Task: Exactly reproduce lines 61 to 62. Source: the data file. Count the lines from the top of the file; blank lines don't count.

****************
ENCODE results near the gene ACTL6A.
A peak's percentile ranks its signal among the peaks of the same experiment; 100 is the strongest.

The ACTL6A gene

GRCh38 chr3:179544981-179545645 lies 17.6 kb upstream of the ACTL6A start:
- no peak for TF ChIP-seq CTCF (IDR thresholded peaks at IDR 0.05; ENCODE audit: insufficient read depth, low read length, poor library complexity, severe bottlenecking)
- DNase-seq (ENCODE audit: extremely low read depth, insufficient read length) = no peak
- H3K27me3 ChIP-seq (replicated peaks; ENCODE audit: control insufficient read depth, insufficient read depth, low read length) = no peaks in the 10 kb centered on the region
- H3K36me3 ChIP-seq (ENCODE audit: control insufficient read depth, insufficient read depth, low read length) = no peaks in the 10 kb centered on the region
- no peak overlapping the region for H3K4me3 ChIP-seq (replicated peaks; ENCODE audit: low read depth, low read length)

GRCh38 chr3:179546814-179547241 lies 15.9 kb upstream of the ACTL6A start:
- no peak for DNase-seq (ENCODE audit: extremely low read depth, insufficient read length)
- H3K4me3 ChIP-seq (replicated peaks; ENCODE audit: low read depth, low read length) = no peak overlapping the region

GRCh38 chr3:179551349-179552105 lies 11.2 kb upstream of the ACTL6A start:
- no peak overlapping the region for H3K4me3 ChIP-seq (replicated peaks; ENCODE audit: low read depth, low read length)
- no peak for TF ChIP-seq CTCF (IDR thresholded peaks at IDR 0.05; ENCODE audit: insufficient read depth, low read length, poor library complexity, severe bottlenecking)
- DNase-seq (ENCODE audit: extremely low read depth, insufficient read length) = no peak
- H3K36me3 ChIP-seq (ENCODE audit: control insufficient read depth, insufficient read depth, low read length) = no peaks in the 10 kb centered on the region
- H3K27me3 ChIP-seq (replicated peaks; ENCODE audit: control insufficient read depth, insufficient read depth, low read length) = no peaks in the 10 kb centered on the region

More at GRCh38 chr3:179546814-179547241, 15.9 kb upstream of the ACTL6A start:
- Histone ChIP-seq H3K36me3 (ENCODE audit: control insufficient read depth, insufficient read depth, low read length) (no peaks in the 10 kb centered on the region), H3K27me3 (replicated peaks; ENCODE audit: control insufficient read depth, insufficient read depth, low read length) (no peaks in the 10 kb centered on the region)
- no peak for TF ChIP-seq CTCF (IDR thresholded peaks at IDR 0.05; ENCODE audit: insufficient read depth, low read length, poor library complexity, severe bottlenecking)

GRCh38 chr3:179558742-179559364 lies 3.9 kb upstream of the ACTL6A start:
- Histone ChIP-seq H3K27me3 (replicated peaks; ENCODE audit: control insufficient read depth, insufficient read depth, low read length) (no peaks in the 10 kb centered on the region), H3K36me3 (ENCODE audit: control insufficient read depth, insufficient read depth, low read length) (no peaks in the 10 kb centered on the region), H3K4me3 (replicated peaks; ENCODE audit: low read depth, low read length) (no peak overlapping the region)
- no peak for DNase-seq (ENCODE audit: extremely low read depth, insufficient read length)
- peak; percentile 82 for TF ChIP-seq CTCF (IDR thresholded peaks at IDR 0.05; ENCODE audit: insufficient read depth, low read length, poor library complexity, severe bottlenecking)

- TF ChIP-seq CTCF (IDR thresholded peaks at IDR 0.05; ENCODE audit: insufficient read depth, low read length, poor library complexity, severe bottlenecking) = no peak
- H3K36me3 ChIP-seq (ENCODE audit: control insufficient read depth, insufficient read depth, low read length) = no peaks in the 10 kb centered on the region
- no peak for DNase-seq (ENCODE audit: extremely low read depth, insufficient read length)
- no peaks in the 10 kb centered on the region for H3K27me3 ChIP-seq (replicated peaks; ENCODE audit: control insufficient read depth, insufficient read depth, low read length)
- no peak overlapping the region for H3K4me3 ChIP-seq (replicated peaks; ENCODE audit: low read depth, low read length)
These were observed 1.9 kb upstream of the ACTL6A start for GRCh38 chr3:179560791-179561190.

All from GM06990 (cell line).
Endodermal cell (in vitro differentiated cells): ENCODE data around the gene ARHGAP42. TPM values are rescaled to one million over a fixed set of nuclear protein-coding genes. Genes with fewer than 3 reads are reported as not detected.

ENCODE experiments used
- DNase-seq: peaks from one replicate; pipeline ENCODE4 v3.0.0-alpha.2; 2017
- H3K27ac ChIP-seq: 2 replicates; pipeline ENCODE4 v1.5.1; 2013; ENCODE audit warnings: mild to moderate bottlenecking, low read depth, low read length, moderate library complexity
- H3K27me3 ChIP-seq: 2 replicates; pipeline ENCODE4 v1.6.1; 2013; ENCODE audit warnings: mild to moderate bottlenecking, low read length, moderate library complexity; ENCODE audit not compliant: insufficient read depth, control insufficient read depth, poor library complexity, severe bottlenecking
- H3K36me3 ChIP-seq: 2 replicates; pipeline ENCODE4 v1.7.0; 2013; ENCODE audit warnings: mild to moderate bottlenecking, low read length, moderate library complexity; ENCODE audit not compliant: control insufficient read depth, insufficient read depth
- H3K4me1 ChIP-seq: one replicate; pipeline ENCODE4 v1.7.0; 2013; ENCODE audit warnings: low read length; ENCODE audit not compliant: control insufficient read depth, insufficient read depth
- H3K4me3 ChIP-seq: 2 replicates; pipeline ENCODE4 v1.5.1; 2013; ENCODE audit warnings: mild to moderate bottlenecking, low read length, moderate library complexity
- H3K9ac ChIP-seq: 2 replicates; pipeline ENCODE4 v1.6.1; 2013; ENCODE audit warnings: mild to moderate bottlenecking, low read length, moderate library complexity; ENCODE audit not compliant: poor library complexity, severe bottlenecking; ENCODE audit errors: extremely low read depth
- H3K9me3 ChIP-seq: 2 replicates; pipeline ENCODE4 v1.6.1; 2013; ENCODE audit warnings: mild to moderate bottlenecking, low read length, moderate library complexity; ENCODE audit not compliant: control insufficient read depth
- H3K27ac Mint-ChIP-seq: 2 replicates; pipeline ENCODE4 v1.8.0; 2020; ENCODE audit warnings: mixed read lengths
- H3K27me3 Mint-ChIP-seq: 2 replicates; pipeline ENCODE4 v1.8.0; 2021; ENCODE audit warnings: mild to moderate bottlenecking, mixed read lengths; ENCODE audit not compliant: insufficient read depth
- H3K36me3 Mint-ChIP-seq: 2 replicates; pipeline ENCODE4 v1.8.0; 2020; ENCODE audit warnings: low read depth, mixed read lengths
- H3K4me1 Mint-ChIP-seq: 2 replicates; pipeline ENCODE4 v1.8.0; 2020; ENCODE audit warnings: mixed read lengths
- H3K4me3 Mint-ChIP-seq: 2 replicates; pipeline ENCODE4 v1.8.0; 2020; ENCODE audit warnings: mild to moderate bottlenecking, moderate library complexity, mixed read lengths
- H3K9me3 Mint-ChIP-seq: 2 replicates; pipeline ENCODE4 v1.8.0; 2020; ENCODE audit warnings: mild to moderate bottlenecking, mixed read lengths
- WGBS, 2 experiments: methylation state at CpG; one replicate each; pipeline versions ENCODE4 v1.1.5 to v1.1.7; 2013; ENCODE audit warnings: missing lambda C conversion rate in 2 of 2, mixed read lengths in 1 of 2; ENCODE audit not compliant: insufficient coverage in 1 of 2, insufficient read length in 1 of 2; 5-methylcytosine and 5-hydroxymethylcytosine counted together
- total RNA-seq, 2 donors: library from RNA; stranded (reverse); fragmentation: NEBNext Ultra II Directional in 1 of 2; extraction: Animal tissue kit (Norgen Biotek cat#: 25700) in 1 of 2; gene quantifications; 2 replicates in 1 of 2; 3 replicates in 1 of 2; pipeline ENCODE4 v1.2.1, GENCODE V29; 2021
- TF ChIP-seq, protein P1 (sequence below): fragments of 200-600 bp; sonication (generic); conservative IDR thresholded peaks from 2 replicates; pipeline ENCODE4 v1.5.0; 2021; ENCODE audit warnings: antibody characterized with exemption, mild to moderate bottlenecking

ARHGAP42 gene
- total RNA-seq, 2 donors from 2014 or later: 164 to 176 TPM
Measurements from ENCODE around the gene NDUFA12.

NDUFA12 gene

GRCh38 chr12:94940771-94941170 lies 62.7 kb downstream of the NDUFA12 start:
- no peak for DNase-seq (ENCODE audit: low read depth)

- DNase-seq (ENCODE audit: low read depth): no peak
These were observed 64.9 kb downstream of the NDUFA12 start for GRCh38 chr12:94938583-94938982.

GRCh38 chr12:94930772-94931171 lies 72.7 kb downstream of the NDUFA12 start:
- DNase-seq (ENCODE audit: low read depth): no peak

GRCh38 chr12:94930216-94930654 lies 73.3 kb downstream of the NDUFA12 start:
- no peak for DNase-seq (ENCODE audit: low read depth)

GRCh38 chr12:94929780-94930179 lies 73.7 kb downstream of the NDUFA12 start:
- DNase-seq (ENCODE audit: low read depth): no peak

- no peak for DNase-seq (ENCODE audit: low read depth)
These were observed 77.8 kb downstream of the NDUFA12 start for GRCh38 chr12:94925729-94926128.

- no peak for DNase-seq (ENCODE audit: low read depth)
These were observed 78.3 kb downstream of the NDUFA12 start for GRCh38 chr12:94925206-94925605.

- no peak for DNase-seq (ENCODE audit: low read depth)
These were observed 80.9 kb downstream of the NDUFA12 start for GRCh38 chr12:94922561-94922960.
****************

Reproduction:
- DNase-seq (ENCODE audit: low read depth): no peak

GRCh38 chr12:94930216-94930654 lies 73.3 kb downstream of the NDUFA12 start: